Our favorite city builder, Cities: Skylines, is now available on Xbox One. Does it capture the same kind of experience as its PC cousin, or does some of the magic get lost in translation. Here’s our review.
For the sake of this review, we will focus on everything that’s Xbox-specific. If you’re new to Cities: Skylines then our recent reviews of the original game and some of its DLC expansions are still available. If you want to be completely up to date on the PC version, then here is Snowfall and here is Natural Disasters. It’s worth pointing out that the Xbox One version doesn’t contain either Snowfall or Natural Disasters though – only the After Dark expansion is included, which focus on the different needs your city has after nightfall.
If you’re coming from the current PC version, this might be an issue for you – essentially, you’re taking a year and half step back in time and opting out of the extra features that Snowfall and Natural Disasters brought to the game. I’m not currently aware of plans to bring these expansions to Xbox One, let alone a matching timeline. Having played with the PC version extensively, it took me a while to shift back a gear and re-adjust myself. Before long, I realized the base game is still rock solid even without those two expansions.
What also took a while – but this was to be expected – was getting used to the Xbox One controls. Lacking mouse support (though I wonder how hard it would be for an Xbox One to support at least a wired mouse), all the intricacies of Cities: Skylines’ controls have been mapped onto the Xbox One controller. I was pleasantly surprised to learn that the control scheme that has been developed works very well – and I actually enjoy moving the camera with the gamepad more than I enjoy it with a mouse on my PC.
On the Xbox controller, A selects and B cancels – whereas the X button pulls up your options to take down elements in the environment that you’ve previously built. The bulk of your options are under the Y button though – as that pulls up a magic circle of options ranging from road layout to various displays of relevant stats. Shoulder buttons mostly work like they do in the Xbox’s dashboard, allowing you to quickly navigate between menus and tabs. Sure, it won’t turn me (a long time PC player) into someone who is ready to leave his mouse and keyboard days behind him – but the fact that I was so comfortable with Skylines’ gamepad controls says a lot.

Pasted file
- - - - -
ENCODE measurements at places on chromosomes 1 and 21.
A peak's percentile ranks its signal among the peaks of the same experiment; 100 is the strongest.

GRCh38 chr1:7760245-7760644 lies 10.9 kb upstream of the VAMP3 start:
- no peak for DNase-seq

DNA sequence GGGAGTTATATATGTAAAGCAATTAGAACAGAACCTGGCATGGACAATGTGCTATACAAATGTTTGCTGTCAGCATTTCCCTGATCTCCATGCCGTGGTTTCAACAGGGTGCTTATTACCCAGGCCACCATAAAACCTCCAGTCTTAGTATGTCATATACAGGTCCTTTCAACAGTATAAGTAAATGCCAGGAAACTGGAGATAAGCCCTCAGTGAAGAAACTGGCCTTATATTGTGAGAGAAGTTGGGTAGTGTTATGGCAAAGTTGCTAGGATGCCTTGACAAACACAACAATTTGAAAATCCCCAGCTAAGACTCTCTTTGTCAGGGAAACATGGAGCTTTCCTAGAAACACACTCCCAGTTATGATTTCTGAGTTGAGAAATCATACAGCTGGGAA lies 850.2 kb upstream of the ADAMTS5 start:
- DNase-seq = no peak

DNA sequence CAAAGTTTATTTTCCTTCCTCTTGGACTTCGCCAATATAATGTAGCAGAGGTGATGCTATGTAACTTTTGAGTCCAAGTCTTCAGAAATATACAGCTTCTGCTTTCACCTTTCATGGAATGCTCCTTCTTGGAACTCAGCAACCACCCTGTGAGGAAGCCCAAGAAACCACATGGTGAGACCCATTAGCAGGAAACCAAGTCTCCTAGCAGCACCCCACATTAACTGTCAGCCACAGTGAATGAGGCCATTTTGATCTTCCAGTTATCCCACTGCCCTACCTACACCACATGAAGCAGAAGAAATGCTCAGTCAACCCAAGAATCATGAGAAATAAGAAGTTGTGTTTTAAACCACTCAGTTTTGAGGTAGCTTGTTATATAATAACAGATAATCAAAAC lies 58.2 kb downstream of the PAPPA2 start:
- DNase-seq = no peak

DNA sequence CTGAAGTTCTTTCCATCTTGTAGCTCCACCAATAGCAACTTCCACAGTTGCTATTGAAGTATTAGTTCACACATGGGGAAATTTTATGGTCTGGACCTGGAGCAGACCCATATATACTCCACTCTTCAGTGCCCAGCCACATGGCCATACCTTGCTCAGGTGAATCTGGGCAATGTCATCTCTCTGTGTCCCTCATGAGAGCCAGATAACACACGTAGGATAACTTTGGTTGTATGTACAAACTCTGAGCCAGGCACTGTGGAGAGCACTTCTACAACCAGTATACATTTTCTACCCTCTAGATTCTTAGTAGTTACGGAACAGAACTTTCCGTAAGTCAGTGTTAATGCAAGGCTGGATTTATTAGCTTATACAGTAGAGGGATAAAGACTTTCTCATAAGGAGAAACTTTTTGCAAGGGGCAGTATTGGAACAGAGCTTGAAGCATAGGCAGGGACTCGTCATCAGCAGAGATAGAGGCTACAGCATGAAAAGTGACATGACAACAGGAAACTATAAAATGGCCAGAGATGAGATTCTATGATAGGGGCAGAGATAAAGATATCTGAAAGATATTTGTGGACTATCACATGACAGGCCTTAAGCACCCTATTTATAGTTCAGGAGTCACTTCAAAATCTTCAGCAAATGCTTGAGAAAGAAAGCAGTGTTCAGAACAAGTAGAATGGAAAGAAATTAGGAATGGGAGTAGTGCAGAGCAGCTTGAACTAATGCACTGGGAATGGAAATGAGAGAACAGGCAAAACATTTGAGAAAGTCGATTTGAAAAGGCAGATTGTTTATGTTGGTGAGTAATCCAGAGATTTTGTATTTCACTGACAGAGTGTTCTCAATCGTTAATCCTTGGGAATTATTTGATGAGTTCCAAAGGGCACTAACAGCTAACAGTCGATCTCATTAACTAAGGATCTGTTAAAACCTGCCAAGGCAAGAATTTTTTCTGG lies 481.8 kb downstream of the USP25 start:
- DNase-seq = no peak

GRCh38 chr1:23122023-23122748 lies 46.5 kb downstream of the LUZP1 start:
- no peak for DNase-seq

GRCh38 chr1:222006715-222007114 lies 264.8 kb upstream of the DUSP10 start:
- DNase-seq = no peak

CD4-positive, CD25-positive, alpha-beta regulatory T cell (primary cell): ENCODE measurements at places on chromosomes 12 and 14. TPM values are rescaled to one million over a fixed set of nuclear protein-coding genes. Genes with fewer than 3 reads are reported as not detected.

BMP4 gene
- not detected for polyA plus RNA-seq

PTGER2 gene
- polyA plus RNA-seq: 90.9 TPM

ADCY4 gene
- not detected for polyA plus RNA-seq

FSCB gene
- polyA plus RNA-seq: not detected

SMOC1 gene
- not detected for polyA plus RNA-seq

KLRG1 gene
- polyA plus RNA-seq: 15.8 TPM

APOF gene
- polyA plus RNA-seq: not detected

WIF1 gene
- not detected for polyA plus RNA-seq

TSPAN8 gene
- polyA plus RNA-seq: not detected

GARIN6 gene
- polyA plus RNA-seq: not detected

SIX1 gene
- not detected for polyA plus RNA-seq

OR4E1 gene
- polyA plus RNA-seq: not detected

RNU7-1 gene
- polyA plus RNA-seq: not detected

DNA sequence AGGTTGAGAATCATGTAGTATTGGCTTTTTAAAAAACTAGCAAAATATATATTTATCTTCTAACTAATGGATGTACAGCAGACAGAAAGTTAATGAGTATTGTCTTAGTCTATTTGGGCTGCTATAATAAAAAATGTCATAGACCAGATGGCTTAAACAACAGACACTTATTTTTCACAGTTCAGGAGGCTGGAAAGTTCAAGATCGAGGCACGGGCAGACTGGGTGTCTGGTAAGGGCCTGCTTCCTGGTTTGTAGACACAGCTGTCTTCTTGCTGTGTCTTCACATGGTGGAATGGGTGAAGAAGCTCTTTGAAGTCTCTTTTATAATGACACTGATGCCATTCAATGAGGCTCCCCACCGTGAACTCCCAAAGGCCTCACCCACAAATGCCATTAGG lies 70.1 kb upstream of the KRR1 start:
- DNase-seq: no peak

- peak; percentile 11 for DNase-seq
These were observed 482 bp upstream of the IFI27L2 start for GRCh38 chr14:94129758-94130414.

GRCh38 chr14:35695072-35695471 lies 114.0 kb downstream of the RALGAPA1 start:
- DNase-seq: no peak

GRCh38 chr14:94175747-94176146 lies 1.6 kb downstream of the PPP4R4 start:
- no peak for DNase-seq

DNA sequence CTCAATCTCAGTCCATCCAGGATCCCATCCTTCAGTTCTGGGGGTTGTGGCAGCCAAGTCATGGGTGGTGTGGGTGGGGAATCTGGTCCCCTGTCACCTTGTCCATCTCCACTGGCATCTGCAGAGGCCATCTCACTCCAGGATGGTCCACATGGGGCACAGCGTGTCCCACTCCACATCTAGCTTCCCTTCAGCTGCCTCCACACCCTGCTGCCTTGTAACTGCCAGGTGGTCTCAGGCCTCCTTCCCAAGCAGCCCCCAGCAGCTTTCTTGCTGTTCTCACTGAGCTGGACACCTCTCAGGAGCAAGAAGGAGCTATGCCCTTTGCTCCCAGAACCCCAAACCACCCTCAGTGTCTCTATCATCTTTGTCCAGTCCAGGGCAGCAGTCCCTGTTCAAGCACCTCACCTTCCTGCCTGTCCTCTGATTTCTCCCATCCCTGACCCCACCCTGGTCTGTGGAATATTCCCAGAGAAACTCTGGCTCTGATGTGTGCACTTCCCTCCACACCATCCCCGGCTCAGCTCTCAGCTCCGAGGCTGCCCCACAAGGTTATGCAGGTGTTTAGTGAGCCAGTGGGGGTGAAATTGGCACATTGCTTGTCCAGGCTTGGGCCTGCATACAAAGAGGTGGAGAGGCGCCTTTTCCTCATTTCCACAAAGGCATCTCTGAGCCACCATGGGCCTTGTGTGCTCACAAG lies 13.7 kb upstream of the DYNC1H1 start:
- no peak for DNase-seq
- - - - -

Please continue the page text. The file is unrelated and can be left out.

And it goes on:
Console gamers might be surprised to learn how resource-hungry a game like Cities: Skylines really is. Despite not having explosive action scenes or large and detailed character models to control, your cities can grow to an immense size and eventually that takes its toll on your hardware. This is true as well on the PC version, even with up-to-date hardware – so it was always a question how the Xbox One version would perform.
The short but somewhat confusing answer to that question is that it performs just as well, only differently. What that means is that, in the conversion to Xbox One, the developers have used a number of clever tricks to make sure the performance hit never gets so severe that it hampers your enjoyment. Individual characters/cars don’t become visible until you zoom in more, and the resolution of structures dynamically seems to change while you move the camera around. Performance still takes a hit when you zoom in on a sprawling city, but that’s no different than it is on a PC.
Yes, the Xbox One version has a few restrictions, but mainly when you look at it from a PC perspective. Some are content-related and might be fixed with future DLC releases, while others are technical. The game can really use the extra processing power of the “S” version of the Xbox One and might benefit greatly from the upcoming Scorpio release of the console. In our tests, the performance difference between a regular Xbox One and an Xbox One S were marginal at best – with the game stretching both consoles to their limits.
Take away the PC perspective, and you’re quite simply looking at a wonderfully crafted city builder that’s been converted very well to Xbox One – now bring on the extra DLC.